# Hints for Assignment 1

## Common errors

#### Procedure calls

Remember the rules for evaluating a procedure call:
- A procedure call is formatted as a list:
- The first element must be a procedure
- The rest of the elements are evaluated to detemine the argument values

You can't use C/C++ style for calling functions. The following is illegal:
ackermann(i j)

It should be:
(ackermann i j)

#### Nesting `if` statements

Several students have written functions like the following example:
(define (example x)
(if (> x 3)
89)
(if (< x -78)
(* x 4)
(/ x 7))

Although this is legal Scheme, it will not do what you think it will
do. This is an example of thinking procedurally, rather than
fuctionally.
A procedure will return only one value, so you really only get one
expression to evaluate. How do you do two things with just one
expression? In this case, you have to think in terms of nested
`if` statements. The way the above code should be written is:

(define (example x)
(if (> x 3)
89
(if (< x -78)
(* x 4)
(/ x 7))))

## Hints

#### Problem 7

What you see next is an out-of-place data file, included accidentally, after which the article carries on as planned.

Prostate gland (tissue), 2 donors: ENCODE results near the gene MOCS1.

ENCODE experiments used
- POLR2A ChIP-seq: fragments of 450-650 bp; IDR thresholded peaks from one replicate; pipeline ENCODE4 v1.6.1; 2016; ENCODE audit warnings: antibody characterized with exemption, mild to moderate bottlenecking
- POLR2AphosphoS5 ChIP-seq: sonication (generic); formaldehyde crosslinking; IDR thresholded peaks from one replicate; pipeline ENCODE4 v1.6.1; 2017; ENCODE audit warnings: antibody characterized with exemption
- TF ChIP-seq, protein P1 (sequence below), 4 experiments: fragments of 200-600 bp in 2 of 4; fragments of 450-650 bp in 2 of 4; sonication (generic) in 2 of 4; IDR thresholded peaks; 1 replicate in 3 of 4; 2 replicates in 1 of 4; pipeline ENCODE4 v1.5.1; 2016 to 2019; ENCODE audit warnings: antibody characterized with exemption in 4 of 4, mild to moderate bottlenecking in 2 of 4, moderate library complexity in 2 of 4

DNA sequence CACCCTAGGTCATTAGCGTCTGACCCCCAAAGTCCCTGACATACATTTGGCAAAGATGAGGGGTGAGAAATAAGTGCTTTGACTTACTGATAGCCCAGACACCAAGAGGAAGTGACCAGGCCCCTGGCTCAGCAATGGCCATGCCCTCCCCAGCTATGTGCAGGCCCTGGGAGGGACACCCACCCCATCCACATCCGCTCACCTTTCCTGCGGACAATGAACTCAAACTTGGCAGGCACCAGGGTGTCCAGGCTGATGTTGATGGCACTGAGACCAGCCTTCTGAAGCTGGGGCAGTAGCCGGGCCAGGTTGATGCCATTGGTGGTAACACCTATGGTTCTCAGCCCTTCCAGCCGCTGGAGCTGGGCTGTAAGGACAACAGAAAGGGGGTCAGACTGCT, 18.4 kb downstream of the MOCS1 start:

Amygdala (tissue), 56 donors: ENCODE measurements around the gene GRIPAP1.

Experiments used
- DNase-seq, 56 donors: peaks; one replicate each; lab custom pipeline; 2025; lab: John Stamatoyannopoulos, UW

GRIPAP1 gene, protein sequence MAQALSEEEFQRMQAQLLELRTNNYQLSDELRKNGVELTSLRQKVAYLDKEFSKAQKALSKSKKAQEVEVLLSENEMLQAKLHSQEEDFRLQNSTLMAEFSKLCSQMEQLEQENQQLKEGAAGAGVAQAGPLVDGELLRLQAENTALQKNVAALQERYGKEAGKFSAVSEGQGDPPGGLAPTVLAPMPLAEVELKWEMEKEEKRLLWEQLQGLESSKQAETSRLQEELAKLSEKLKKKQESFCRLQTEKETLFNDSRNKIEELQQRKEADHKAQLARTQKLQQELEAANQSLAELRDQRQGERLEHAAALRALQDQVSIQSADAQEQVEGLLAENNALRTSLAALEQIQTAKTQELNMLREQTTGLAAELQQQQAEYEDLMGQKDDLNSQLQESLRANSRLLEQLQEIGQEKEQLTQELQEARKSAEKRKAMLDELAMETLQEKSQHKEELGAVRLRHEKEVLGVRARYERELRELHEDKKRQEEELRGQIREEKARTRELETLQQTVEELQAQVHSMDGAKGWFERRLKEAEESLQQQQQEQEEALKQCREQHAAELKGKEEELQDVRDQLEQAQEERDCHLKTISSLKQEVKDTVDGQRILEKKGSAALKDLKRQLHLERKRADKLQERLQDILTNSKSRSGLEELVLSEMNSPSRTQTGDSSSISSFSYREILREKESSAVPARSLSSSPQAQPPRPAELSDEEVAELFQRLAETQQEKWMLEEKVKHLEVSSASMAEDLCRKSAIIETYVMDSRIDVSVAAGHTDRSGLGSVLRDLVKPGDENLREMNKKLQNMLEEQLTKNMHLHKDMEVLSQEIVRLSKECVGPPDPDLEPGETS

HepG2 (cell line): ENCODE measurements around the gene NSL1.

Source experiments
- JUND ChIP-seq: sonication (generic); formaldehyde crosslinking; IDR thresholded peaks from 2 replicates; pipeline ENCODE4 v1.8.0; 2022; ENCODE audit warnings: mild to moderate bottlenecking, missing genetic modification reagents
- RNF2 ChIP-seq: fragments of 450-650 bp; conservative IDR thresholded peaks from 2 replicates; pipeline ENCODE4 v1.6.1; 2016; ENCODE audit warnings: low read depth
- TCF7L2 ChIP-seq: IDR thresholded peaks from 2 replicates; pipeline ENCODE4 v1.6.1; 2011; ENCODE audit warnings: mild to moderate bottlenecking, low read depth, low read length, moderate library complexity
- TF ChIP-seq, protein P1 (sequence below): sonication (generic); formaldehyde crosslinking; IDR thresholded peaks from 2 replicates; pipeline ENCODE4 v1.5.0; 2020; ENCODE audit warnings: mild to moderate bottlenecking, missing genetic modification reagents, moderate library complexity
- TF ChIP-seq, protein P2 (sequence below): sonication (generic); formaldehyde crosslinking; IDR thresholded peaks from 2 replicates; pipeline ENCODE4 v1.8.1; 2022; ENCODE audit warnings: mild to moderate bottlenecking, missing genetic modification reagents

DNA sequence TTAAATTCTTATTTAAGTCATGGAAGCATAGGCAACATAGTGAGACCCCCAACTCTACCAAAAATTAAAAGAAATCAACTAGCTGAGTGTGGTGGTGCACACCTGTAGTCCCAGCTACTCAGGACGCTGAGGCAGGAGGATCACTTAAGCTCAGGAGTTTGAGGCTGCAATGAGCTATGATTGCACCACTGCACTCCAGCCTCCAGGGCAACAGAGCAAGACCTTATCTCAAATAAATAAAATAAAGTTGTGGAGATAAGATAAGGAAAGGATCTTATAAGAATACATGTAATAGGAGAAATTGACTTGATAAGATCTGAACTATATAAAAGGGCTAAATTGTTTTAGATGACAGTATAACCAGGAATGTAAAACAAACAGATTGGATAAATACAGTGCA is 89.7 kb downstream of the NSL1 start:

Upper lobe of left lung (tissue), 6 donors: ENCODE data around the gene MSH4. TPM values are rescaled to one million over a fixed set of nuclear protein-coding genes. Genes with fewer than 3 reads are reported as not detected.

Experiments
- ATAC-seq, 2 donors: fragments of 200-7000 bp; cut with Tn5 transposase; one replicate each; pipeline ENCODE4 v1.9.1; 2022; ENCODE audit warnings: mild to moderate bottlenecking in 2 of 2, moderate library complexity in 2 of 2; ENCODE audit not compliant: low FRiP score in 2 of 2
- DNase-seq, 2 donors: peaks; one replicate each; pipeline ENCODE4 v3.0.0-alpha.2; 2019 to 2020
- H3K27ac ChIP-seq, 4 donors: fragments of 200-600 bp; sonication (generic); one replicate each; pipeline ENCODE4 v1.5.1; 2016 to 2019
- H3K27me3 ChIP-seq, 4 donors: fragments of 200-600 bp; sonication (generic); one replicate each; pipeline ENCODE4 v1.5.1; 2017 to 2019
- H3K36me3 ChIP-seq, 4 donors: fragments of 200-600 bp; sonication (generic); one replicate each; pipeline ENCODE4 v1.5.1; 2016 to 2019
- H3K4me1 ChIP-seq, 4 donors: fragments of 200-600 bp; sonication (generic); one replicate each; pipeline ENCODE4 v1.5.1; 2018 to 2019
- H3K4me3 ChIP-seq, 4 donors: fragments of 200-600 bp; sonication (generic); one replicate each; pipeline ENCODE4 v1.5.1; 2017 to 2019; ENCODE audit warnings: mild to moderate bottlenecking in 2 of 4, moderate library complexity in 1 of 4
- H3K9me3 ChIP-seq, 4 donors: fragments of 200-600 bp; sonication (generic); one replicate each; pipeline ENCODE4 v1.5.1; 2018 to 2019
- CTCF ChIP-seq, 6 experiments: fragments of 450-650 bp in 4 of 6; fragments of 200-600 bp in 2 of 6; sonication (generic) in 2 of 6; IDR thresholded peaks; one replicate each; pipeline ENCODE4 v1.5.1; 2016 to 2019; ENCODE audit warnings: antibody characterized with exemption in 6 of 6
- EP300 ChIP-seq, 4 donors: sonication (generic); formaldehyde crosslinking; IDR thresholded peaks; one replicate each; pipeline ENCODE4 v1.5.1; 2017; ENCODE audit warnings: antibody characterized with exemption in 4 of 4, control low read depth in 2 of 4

Use a "helper" function. For example:
(define (list-sums l)
(list-sums-helper <arg1> <arg2>))
(define (list-sums-helper <arg1-name> <arg2-name>)
<procedure body>)

The basic idea is that the "main" function sets up a call to a
"helper" function that actually does the work.
Here is a concrete example. Consider the factorial function we did on
the first day:

(define (fac n)
(if (= n 0)
1
(* n (fac (- n 1)))))

Here is a version that uses a helper function:
(define (fac n)
(fac-helper n 1))
(define (fac-helper n result)
(if (= n 0)
result
(fac-helper (- n 1) (* result n))))

Essentially what happens is that the result is built up in one of the
arguments to the recursive call, and at the end, the result can be
returned directly without unwinding the chain of recursive calls.
whuang@cs.rpi.edu

Last updates: September 6, 1999